classification
Title: test_faulthandler.test_register_chain fails on 64bit ppc/arm with kernel >= 3.10
Type: Stage: resolved
Components: Tests Versions: Python 3.9, Python 3.8, Python 3.7
process
Status: closed Resolution: fixed
Dependencies: Superseder:
Assigned To: Nosy List: bkabrda, justbennet, markmcclain, miss-islington, opoplawski, peadar, vstinner
Priority: normal Keywords: patch

Created on 2014-04-02 09:17 by bkabrda, last changed 2019-08-15 09:52 by peadar. This issue is now closed.

Files
File name Uploaded Description Edit
test_register_chain_segfault_reproducer.py bkabrda, 2014-04-02 09:17 Minimal segfault reproducer
sigaltstack-stacksize.patch peadar, 2019-05-24 16:15 tentative fix for issue
altstack.c vstinner, 2019-08-14 11:42
Pull Requests
URL Status Linked Edit
PR 13649 open peadar, 2019-05-29 11:16
PR 15276 merged vstinner, 2019-08-14 13:41
PR 15291 merged miss-islington, 2019-08-14 21:35
PR 15292 merged miss-islington, 2019-08-14 21:35
Messages (32)
msg215365 - (view) Author: Bohuslav "Slavek" Kabrda (bkabrda) * Date: 2014-04-02 09:17
test_faulthandler.test_register_chain fails on some 64bit architectures (arm8, ppc64) with kernel >= 3.10:

======================================================================
FAIL: test_register_chain (__main__.FaultHandlerTests)
----------------------------------------------------------------------
Traceback (most recent call last):
  File "/builddir/build/BUILD/Python-3.Lib/test/test_faulthandler.py", line 588, in test_register_chain
    self.check_register(chain=True)
  File "/builddir/build/BUILD/Python-3.Lib/test/test_faulthandler.py", line 572, in check_register
    self.assertEqual(exitcode, 0)
AssertionError: -11 != 0

I created a minimal reproducer (reproduces the issue on 3.3, 3.4 and dev) of this segfault (attached). When run with GC assertions turned on, Python fails with:

python: /builddir/build/BUILD/Python-3.Modules/gcmodule.c:332: update_refs: Assertion `gc->gc.gc_refs == (-3)\' failed.

We experienced this issue when building Python 3.3 on Fedora's arm8 builder [1], it seems that opensuse have experienced the same failure on ppc64 [2] and ubuntu has a similar issue in their 64bit arm builds [3].

It seems that this may be caused by a change in kernel, since it's only reproducible on kernel >= 3.10. A nice explanation of what goes on and how the problem can be narrowed down is at the opensuse bug report [4], this is basically where I got stuck with this problem, too.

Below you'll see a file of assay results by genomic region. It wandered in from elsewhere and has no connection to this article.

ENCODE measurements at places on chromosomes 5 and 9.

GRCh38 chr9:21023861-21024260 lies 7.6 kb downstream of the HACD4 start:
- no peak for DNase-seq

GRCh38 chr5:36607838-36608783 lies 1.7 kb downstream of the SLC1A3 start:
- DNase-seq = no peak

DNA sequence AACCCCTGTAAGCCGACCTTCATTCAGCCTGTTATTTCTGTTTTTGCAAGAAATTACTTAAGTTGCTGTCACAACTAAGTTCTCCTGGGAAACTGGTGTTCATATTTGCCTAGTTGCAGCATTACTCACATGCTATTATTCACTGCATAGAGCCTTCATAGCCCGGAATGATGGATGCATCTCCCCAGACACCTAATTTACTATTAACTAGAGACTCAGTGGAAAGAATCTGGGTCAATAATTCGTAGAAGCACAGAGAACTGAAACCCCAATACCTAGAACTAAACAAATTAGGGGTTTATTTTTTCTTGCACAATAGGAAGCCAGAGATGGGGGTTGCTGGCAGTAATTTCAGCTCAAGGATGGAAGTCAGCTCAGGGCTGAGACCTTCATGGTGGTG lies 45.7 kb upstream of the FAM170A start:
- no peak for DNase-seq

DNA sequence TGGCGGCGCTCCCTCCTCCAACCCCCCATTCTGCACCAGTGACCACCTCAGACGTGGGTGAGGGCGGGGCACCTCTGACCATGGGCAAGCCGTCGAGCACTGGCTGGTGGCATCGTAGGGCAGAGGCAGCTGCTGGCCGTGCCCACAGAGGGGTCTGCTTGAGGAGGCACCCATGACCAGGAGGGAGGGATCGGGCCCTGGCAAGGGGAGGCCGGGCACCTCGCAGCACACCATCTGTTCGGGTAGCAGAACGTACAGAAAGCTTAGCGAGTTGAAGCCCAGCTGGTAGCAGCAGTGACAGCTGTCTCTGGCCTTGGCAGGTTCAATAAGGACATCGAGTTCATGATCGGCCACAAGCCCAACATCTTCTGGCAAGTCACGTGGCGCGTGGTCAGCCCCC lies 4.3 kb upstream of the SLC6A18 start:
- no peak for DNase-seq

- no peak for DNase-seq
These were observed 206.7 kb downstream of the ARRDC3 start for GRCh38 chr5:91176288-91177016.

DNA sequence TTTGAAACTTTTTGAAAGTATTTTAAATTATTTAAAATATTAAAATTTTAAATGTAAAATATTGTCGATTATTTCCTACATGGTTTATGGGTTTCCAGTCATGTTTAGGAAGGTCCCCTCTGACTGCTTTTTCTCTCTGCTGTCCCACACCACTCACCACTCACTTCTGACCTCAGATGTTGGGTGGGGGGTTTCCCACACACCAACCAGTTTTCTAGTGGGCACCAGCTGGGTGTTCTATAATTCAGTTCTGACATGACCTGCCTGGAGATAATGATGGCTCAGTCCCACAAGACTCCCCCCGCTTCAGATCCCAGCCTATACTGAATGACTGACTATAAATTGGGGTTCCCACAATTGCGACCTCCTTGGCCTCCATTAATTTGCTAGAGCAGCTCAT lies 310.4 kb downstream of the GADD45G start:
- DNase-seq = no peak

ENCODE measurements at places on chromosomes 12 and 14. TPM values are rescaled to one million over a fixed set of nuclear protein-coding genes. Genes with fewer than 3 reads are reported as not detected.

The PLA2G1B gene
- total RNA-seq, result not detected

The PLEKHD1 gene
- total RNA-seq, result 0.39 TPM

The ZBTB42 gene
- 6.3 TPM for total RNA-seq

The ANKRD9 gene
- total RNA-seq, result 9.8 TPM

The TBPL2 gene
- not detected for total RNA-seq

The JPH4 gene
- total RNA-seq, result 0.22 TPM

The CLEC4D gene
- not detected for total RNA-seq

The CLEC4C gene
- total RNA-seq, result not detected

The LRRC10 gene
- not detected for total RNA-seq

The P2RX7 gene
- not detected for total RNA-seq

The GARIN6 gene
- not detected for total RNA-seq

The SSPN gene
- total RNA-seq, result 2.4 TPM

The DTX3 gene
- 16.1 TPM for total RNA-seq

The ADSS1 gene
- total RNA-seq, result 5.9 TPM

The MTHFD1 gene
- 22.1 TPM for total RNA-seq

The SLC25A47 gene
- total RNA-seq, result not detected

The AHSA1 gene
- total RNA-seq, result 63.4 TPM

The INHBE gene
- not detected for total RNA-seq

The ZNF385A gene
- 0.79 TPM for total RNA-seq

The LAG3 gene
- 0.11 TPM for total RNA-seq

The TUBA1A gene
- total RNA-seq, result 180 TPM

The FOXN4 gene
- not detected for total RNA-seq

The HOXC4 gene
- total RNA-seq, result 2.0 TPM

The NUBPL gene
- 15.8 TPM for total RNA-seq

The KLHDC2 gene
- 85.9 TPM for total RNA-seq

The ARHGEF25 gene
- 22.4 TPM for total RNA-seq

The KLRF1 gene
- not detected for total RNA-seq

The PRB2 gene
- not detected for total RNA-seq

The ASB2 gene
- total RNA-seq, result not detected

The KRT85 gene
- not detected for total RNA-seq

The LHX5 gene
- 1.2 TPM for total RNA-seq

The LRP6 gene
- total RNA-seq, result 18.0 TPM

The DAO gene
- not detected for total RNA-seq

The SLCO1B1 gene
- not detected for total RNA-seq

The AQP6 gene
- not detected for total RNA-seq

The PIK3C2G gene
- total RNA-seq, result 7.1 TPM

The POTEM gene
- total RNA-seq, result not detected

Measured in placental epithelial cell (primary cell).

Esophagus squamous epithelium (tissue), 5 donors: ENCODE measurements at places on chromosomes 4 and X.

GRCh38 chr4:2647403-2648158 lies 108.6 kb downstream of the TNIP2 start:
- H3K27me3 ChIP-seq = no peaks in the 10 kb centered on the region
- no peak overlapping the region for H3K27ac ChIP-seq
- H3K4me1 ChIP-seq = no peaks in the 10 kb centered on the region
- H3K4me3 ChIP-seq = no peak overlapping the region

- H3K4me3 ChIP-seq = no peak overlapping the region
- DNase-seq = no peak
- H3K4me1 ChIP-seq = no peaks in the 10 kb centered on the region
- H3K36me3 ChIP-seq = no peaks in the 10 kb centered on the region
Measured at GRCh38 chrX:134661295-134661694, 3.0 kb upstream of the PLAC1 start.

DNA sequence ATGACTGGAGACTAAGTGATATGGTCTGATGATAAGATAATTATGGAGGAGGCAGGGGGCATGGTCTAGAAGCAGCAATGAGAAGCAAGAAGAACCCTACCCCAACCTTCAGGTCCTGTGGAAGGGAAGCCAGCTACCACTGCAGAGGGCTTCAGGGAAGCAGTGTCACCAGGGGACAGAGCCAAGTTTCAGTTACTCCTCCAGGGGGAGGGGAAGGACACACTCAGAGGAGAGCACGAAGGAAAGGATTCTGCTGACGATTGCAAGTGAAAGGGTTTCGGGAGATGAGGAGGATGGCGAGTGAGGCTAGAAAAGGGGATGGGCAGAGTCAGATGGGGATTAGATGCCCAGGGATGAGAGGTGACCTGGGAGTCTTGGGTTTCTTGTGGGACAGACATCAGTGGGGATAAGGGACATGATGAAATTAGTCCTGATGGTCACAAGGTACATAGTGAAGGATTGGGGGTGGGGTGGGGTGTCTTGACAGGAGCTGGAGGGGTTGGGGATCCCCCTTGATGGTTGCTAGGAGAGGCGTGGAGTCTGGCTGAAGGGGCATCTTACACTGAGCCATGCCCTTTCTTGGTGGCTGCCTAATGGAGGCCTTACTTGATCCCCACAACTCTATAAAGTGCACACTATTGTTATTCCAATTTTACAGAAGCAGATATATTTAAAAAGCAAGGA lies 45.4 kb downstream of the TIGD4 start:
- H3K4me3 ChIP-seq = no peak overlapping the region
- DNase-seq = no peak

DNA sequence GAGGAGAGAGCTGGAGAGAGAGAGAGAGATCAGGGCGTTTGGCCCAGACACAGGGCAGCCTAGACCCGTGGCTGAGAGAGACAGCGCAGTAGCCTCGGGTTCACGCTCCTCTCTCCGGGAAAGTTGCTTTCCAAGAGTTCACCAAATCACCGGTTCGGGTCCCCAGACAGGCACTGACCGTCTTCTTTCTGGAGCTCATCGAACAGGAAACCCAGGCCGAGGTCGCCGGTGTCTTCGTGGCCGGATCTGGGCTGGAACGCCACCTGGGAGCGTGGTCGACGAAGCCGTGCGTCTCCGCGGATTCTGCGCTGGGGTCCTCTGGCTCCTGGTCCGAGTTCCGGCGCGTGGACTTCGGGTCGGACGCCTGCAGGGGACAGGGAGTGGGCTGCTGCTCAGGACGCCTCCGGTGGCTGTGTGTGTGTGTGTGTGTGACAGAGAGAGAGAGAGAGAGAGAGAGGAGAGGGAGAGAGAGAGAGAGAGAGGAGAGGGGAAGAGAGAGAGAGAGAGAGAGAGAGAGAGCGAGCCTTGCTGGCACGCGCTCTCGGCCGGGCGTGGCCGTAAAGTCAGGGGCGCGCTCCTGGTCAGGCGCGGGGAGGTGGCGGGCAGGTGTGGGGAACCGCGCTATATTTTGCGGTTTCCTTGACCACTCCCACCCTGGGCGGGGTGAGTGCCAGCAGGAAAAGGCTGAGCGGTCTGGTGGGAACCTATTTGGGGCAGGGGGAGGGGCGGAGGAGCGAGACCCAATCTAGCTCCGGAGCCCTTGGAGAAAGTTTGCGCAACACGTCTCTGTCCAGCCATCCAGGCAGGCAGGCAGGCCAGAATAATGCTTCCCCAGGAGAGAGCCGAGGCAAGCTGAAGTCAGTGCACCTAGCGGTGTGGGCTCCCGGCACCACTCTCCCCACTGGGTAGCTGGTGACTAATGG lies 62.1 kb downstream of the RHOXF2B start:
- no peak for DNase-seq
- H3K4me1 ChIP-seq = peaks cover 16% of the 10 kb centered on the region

[1] https://bugzilla.redhat.com/show_bug.cgi?id=1045193
[2] https://bugzilla.novell.com/show_bug.cgi?id=831629
[3] https://bugs.launchpad.net/ubuntu/+source/python3.4/+bug/1264354
[4] https://bugzilla.novell.com/show_bug.cgi?id=831629#c15
msg215368 - (view) Author: STINNER Victor (vstinner) * (Python committer) Date: 2014-04-02 09:56
"test_faulthandler.test_register_chain fails on some 64bit architectures (arm8, ppc64) with kernel >= 3.10"

I am a little bit surprised that the bug depends on the kernel version.

Does test_register_chain_segfault_reproducer.py also crash with chain=False?

Can you check if HAVE_SIGACTION is defined in pyconfig.h? Or in Python: import sysconfig; print(sysconfig.get_config_var('HAVE_SIGACTION')).

Wit chain=True, faulthandler_register() registers its signal handler with SA_NODEFER flag:
---
    /* if the signal is received while the kernel is executing a system
       call, try to restart the system call instead of interrupting it and
       return EINTR. */
    action.sa_flags = SA_RESTART;
    if (chain) {
        /* do not prevent the signal from being received from within its
           own signal handler */
        action.sa_flags = SA_NODEFER;
    }
---

With chain=True, the faulthandler_user() function calls the previous signal handler with:
---
#ifdef HAVE_SIGACTION
    if (user->chain) {
        (void)sigaction(signum, &user->previous, NULL);
        errno = save_errno;

        /* call the previous signal handler */
        raise(signum);

        save_errno = errno;
        (void)faulthandler_register(signum, user->chain, NULL);
        errno = save_errno;
    }
#else
    if (user->chain) {
        errno = save_errno;
        /* call the previous signal handler */
        user->previous(signum);
    }
#endif
---

You can try to add "#undef HAVE_SIGACTION" in faulthandler.c (after #include "Python.h") to see if the bug can be reproduced without sigaction. The code using signal() is very different, especially when chaining signal handlers.
msg215370 - (view) Author: STINNER Victor (vstinner) * (Python committer) Date: 2014-04-02 10:08
Would it be possible to list the kernel version (full version including the minor version) on which the test works or crash? You are talking about "3.10" without the minor version. It may be a regression in the kernel.

Example of change in Linux kernel 3.10.17:
---
commit 19a420033da02200c424adfa3a7b9eed6e3a6dc2
Author: Christian Ruppert <christian.ruppert@abilis.com>
Date:   Wed Oct 2 11:13:38 2013 +0200

    ARC: Fix signal frame management for SA_SIGINFO
    
    commit 10469350e345599dfef3fa78a7c19fb230e674c1 upstream.
    
    Previously, when a signal was registered with SA_SIGINFO, parameters 2
    and 3 of the signal handler were written to registers r1 and r2 before
    the register set was saved. This led to corruption of these two
    registers after returning from the signal handler (the wrong values were
    restored).
    With this patch, registers are now saved before any parameters are
    passed, thus maintaining the processor state from before signal entry.
    
    Signed-off-by: Christian Ruppert <christian.ruppert@abilis.com>
    Signed-off-by: Vineet Gupta <vgupta@synopsys.com>
    Signed-off-by: Greg Kroah-Hartman <gregkh@linuxfoundation.org>